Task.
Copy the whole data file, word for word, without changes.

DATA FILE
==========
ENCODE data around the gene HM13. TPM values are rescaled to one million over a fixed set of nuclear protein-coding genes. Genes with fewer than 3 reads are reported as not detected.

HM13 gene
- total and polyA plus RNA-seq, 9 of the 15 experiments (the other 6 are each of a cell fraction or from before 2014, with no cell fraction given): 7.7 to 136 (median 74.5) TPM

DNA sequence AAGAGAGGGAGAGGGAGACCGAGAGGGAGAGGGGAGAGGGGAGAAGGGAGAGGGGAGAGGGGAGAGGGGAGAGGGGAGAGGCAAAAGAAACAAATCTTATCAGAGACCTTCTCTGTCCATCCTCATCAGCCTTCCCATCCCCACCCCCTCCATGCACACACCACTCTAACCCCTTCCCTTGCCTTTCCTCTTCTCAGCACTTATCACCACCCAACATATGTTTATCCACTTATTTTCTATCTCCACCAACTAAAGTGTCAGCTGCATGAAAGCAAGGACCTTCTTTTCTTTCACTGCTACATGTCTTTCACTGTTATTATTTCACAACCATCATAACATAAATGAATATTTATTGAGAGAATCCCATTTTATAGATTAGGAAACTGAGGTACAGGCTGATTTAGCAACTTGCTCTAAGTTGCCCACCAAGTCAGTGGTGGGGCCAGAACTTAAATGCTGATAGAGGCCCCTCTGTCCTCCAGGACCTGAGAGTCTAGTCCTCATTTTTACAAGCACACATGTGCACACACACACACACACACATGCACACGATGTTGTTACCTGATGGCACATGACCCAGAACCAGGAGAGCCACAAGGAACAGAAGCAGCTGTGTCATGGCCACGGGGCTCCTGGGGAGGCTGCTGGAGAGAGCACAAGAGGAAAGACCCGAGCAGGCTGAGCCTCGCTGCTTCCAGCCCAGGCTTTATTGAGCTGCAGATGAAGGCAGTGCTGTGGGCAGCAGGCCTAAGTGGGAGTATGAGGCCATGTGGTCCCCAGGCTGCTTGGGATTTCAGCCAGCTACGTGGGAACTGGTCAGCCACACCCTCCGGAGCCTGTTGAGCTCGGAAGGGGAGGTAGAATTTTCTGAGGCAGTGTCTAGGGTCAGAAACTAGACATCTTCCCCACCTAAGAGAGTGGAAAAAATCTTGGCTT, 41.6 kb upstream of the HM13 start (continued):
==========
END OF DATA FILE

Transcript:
ENCODE data around the gene HM13. TPM values are rescaled to one million over a fixed set of nuclear protein-coding genes. Genes with fewer than 3 reads are reported as not detected.

HM13 gene
- total and polyA plus RNA-seq, 9 of the 15 experiments (the other 6 are each of a cell fraction or from before 2014, with no cell fraction given): 7.7 to 136 (median 74.5) TPM

DNA sequence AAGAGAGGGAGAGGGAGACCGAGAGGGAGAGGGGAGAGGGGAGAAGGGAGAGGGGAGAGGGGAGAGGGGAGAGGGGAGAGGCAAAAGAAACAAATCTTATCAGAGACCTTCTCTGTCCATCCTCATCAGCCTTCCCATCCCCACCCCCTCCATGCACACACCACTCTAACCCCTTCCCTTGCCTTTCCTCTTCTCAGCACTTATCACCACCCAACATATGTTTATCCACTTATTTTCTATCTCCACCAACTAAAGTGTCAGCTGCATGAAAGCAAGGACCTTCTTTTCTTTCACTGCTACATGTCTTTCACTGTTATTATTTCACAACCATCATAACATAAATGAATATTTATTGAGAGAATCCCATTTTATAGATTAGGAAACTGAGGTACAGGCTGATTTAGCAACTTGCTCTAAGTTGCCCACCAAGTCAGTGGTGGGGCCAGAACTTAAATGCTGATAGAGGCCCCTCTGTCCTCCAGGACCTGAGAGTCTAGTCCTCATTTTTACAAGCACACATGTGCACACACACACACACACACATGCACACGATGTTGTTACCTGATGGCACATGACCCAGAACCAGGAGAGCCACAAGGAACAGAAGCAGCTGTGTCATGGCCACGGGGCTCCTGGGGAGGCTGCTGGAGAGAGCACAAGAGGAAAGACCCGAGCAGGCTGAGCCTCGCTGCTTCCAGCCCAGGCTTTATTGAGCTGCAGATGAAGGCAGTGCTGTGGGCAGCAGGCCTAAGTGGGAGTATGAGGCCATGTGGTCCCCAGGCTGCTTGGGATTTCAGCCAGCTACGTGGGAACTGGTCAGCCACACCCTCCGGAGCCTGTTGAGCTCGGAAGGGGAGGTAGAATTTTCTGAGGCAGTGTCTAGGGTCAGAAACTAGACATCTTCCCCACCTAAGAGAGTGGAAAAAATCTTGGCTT, 41.6 kb upstream of the HM13 start (continued):